Post-war fashion blog article (pt.2)
25Aug

Label Me Fabulous: Post-war Fashion #2

Many of the gorgeous vintage fashion items we see at Repsycho have an interesting label – research has proved that many also have an amazing history!

The British fashion industry certainly produced some cracking designs in the post-war era! Sadly, some of these design labels have left little information about either the designer or the label.

Frank Usher

Anne and Max Bruh, refugees from Nazi Germany, started the Frank Usher label in 1946. Due to restrictions at the time, the couple bought an existing company and repurposed it- hence the totally unrelated name Frank Usher.

Known as a brand that notes fresh, high-end details on the catwalk and used them to create affordable, ready to wear designs. Although the fashion world at the time sneered at the brand, Frank Usher clothes were popular, well made and flattering and they also stand the test of time.

Rhona Roy Fashion

Rhona Roy was a very nice brand but we know little about it. It traded during the ’50s until the ’70s, making really pretty cotton dresses very well! Dress patterns were also available. There was a mainline labelled simply Rhona Roy and a line for teenage girls too.

Susan Small Fashion

A British ready-to-wear fashion label, best known for their party dresses and evening wear. They often used exotic prints to create interest on the piece.

Leslie and Fay Carr Jones founded Susan Small in the early 1940s. Maureen Baker joined in 1943 as head designer, she remained until the company closed. One of Baker‘s most famous design projects was that of Princess Anne’s wedding dress in 1973.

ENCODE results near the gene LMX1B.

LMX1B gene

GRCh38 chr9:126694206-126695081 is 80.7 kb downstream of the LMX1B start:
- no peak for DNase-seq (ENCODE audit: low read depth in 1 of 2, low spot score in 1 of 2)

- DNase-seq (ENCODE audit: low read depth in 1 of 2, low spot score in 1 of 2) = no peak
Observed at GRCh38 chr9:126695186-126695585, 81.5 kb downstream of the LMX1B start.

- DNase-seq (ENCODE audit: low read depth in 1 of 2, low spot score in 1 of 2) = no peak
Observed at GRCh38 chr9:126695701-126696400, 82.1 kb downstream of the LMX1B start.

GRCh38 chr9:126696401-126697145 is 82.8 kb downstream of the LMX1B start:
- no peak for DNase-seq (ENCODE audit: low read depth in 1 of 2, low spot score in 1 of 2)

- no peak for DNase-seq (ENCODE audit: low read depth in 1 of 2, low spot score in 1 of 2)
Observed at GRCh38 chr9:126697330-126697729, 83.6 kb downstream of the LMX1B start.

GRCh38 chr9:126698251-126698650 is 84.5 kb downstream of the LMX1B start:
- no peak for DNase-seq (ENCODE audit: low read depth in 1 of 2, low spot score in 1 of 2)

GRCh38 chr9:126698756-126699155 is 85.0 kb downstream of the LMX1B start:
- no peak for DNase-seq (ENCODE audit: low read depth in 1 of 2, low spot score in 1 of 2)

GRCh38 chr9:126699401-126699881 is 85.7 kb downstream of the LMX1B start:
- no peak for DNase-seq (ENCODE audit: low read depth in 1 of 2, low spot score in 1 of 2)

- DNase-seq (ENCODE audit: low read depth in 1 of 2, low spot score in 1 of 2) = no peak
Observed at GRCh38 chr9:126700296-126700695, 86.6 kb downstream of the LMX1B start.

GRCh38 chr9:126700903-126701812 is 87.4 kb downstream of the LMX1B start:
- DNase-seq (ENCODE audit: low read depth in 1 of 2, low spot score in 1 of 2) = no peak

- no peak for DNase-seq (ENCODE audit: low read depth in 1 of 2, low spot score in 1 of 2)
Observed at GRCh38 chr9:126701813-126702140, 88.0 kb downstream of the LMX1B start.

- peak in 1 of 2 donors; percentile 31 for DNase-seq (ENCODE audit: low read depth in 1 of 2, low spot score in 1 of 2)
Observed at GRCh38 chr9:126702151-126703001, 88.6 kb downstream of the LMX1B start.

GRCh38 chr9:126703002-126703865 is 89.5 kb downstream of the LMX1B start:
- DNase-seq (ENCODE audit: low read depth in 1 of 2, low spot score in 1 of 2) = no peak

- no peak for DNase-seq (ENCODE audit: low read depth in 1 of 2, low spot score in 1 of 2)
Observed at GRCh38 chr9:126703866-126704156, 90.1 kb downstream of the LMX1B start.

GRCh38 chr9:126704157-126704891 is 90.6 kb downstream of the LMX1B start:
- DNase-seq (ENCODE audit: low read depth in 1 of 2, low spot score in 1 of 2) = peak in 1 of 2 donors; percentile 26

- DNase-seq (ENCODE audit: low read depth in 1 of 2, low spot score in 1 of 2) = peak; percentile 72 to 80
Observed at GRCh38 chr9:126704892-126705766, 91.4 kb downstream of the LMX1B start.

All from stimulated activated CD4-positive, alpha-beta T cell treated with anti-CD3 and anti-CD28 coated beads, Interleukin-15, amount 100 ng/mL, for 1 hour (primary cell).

In 1947, Susan Small joined forces with other fashion design companies including Horrockses and Polly Peck, to form the Model House Group (repackaged as The Fashion House Group in 1953).  Brian Duffy, later photographer and film producer, joined as an assistant designer in 1953. Susan Small bought the label Jane and Jane following Jean Muir’s departure in 1966. In the 1970s Courtaulds bought Susan Small et al.

Kitty Copeland

The only information I have been able to find out about the Kitty Copeland brand is that it operated in the 1940s and into the 1970s. This information has been gleaned from discussions about dating items; otherwise, no other information seems to be out there, although there exist plenty of gorgeous examples of the designs. Must have been very well made!

Lee Bender at Bus Stop

Wanting a new outlet for their manufacturing business, Lee Bender and her husband Cecil opened a new store in London in 1968, called BUS STOP. She quickly became synonymous with the popular clothing store for which she designed the collections.

An original idea at the time, Bender created co-ordinating designs – clothes could be easily matched with each other. Tops, jackets, coats and sweaters were made as matching ensembles, with the opportunity to purchase trousers, dresses, skirts and accessories to combine with your outfit or wear as separates.

Famous names wore Lee Bender’s designs, such as Brigitte Bardot, Marianne Faithfull, Pattie Boyd and Angie Bowie. However they also appealed to ordinary women as affordable and suitably wearable clothing.

Lee Bender at Bus Stop is now a collectable vintage label, and her designs have been displayed in exhibitions alongside contemporaries such as Ossie Clark and Biba.

Shubette Fashion

In 1913 Jack Offenbach began Shubette in London. Designing, producing and supplying British stores. Well known for women’s special occasion wear with beautiful detail and elegance while maintaining a fun and youthful vibe.

The company expanded internationally and became a leading fashion name which is still a family concern. Today Gina Bacconi is the power brand of the Shubette group and is still synonymous with glamourous event clothing.

Jean Varon

John Bates began designing as Jean Varon (a more glamorous name than his own) from the late 1950’s. His style is typically glamorous, swirly, slightly boho, well made, lots of fabric and just all-round-gorgeous.

He is perhaps best known for Diana Riggs‘ outfits when she starred as Emma Peel in The Avengers. But anyone who was anyone in the 1960s and 1970s wore John Bates’ designs. Cilla Black married in one of his designs, Julie Christie wore his dresses in the film Shampoo and the fashion pages of Vogue often carried them.